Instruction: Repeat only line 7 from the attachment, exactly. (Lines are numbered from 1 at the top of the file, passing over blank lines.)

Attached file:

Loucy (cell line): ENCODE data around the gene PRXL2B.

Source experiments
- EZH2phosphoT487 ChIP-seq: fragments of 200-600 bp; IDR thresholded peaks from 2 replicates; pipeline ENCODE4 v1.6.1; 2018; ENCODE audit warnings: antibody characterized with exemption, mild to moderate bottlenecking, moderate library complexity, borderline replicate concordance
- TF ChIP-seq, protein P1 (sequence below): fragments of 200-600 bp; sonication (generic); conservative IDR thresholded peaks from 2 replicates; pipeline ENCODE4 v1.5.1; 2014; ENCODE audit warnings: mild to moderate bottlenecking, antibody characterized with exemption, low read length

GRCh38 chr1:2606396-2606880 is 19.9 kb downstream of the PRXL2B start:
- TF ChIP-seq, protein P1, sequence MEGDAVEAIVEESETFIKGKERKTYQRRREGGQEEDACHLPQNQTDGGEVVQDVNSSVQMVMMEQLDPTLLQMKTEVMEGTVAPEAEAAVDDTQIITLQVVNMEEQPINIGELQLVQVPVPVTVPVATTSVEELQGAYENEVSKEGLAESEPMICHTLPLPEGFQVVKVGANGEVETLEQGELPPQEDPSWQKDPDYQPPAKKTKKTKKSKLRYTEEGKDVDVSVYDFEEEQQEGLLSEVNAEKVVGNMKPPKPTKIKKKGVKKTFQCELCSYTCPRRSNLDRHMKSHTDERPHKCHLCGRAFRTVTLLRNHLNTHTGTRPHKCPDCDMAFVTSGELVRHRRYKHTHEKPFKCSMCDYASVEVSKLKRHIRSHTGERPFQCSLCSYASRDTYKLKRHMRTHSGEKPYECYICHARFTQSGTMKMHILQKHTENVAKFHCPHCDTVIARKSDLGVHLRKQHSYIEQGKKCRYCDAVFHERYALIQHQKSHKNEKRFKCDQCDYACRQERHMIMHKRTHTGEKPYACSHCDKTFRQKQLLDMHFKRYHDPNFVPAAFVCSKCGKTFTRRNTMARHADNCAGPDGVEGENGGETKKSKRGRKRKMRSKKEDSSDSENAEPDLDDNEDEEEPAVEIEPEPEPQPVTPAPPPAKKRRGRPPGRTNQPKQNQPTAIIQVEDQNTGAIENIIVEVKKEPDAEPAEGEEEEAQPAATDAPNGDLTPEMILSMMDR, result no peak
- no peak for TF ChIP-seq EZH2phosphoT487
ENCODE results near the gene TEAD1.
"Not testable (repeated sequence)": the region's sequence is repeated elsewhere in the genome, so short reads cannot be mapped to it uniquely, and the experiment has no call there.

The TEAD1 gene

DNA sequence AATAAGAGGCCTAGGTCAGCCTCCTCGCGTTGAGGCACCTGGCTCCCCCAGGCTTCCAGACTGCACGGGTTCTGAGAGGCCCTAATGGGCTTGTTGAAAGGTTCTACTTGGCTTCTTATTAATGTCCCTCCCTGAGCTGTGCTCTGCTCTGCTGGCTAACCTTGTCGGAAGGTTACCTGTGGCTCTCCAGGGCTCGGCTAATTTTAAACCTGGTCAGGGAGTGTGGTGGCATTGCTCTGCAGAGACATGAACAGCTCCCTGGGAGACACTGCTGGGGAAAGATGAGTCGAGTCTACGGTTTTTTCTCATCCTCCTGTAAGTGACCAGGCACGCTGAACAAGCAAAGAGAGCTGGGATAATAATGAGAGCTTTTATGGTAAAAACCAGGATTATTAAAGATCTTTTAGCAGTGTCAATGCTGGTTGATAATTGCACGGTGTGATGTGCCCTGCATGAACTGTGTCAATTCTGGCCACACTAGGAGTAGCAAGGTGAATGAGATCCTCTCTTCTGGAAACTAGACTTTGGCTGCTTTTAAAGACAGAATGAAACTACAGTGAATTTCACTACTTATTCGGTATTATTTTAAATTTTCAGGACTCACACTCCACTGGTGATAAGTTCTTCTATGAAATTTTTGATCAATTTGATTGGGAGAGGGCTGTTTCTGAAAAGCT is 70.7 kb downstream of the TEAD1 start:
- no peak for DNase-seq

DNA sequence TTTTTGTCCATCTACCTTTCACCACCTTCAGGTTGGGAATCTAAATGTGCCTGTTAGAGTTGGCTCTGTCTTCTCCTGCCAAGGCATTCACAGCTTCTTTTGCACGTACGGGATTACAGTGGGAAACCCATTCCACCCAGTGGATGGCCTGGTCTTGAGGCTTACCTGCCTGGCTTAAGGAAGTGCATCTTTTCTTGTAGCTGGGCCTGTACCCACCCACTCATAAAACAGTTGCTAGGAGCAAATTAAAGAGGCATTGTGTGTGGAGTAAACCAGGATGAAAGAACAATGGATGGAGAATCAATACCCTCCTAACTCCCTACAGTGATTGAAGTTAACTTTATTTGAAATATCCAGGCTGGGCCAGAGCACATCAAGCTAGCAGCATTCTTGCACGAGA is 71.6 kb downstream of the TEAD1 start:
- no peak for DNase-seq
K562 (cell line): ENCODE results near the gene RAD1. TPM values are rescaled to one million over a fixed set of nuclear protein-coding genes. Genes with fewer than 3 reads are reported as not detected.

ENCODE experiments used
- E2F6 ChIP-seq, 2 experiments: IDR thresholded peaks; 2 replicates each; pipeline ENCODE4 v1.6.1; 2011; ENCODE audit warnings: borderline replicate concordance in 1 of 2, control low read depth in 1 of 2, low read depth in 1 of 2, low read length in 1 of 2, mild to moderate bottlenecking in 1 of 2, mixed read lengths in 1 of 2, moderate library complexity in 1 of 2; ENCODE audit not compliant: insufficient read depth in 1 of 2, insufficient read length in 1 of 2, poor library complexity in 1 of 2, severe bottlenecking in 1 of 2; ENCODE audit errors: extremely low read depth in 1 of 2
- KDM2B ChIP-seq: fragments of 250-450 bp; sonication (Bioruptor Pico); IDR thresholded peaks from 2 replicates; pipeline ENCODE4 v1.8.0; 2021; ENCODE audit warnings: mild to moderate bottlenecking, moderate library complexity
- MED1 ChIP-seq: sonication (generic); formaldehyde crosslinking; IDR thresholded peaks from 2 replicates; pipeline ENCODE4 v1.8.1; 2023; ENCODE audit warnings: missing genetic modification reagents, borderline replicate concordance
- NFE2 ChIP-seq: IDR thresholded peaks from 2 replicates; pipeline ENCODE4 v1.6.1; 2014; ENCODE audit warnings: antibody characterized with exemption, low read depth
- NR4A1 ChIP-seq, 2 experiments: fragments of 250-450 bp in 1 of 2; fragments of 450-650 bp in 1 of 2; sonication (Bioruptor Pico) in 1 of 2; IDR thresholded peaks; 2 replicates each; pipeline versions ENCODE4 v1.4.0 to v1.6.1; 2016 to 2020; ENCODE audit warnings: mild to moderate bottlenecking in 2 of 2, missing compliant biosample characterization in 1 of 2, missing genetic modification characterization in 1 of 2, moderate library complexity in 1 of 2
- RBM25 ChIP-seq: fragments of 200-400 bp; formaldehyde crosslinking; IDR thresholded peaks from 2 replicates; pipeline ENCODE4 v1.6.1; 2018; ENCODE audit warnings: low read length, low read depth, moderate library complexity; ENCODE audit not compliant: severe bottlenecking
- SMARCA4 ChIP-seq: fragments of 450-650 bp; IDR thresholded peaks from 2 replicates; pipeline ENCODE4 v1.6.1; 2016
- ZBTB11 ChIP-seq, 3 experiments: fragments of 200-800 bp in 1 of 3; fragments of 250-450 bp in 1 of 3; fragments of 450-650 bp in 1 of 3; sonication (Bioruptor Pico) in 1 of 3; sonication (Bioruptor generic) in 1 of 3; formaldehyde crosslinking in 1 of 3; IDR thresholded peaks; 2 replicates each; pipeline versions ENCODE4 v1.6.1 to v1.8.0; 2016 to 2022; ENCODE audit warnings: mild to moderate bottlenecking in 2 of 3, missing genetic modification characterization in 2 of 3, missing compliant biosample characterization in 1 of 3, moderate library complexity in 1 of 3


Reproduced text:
- no peak for TF ChIP-seq EZH2phosphoT487